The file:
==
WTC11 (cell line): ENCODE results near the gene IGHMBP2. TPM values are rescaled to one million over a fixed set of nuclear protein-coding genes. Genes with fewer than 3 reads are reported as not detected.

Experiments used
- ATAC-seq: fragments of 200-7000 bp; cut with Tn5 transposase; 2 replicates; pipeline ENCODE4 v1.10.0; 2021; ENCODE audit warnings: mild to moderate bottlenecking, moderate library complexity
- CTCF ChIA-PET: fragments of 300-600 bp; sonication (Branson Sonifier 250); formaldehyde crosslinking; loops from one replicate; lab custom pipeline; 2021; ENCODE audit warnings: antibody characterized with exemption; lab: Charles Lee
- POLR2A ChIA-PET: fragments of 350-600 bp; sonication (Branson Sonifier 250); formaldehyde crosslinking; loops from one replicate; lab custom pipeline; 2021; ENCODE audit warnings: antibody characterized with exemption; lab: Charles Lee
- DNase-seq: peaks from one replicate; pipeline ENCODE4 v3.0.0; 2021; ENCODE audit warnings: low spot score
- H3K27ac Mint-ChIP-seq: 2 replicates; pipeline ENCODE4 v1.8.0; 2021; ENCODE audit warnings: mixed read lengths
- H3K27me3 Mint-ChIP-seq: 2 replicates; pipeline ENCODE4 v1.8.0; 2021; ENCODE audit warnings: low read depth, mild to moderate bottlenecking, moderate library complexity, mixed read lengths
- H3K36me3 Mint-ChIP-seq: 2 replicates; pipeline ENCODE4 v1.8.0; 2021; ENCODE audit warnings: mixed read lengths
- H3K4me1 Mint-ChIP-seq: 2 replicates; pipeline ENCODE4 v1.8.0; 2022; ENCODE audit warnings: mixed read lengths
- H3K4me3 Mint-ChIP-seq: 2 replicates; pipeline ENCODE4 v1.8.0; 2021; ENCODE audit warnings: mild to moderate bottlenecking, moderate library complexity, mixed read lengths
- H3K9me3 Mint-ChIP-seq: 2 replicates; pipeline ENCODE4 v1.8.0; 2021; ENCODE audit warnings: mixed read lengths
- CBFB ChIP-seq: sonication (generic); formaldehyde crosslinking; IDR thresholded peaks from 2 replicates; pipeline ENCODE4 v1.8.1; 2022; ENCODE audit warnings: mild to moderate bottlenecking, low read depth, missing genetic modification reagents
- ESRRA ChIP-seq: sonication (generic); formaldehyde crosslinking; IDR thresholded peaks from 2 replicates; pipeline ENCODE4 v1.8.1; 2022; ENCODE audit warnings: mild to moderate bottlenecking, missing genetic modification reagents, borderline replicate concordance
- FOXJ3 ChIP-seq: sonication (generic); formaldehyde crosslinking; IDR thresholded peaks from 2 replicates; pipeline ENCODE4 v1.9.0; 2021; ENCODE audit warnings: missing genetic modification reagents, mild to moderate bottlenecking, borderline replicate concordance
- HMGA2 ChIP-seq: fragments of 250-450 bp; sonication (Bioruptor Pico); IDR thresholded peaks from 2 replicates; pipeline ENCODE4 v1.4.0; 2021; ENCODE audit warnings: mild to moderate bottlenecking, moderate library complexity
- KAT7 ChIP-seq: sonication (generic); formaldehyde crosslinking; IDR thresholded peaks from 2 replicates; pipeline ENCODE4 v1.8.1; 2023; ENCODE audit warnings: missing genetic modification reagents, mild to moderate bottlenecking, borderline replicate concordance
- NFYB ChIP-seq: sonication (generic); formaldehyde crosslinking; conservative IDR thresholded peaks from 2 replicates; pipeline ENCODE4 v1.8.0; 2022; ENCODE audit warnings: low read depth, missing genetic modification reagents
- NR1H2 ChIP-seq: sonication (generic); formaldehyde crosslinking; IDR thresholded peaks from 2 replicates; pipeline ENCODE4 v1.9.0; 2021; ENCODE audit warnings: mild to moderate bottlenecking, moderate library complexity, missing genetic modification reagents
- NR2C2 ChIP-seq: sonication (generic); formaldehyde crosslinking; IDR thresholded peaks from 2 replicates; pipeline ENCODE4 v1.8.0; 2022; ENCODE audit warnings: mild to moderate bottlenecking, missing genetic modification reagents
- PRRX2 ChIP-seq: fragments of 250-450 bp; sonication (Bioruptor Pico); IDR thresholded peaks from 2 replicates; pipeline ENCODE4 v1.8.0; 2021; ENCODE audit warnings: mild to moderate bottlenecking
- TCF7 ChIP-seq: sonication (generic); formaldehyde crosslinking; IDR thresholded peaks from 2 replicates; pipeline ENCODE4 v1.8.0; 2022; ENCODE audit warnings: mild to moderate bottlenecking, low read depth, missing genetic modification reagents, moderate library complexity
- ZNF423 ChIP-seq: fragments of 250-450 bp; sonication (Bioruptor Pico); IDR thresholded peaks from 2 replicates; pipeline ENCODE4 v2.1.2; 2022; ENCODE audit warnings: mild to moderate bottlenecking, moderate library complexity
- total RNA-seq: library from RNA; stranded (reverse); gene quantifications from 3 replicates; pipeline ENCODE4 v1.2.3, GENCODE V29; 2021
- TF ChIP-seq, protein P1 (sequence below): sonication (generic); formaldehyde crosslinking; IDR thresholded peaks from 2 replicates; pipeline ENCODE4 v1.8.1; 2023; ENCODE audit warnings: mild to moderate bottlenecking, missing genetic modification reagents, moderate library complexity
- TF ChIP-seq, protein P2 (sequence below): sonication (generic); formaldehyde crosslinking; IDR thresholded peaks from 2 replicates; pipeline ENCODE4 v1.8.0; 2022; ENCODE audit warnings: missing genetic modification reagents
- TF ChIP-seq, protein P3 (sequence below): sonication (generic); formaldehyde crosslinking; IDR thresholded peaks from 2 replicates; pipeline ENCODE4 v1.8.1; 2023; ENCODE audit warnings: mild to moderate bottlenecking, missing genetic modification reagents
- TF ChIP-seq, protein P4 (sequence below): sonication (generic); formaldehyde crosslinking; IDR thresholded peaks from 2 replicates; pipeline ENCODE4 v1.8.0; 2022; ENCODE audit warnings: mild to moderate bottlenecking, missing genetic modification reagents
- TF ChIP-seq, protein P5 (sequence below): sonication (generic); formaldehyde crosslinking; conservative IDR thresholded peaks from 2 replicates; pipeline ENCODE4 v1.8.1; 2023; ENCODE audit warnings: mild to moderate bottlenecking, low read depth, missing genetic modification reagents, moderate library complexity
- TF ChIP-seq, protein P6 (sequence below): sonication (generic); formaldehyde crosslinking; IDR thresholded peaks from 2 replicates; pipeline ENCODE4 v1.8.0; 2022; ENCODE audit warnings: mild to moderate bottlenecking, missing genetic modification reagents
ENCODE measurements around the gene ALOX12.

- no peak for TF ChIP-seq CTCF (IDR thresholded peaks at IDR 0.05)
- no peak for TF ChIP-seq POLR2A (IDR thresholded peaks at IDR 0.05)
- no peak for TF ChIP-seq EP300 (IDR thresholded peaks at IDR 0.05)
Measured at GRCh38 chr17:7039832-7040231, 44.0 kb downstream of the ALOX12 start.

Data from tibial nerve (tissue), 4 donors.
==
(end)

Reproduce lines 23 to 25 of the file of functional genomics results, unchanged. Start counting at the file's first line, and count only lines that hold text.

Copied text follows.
- ZNF423 ChIP-seq: fragments of 250-450 bp; sonication (Bioruptor Pico); IDR thresholded peaks from 2 replicates; pipeline ENCODE4 v2.1.2; 2022; ENCODE audit warnings: mild to moderate bottlenecking, moderate library complexity
- total RNA-seq: library from RNA; stranded (reverse); gene quantifications from 3 replicates; pipeline ENCODE4 v1.2.3, GENCODE V29; 2021
- TF ChIP-seq, protein P1 (sequence below): sonication (generic); formaldehyde crosslinking; IDR thresholded peaks from 2 replicates; pipeline ENCODE4 v1.8.1; 2023; ENCODE audit warnings: mild to moderate bottlenecking, missing genetic modification reagents, moderate library complexity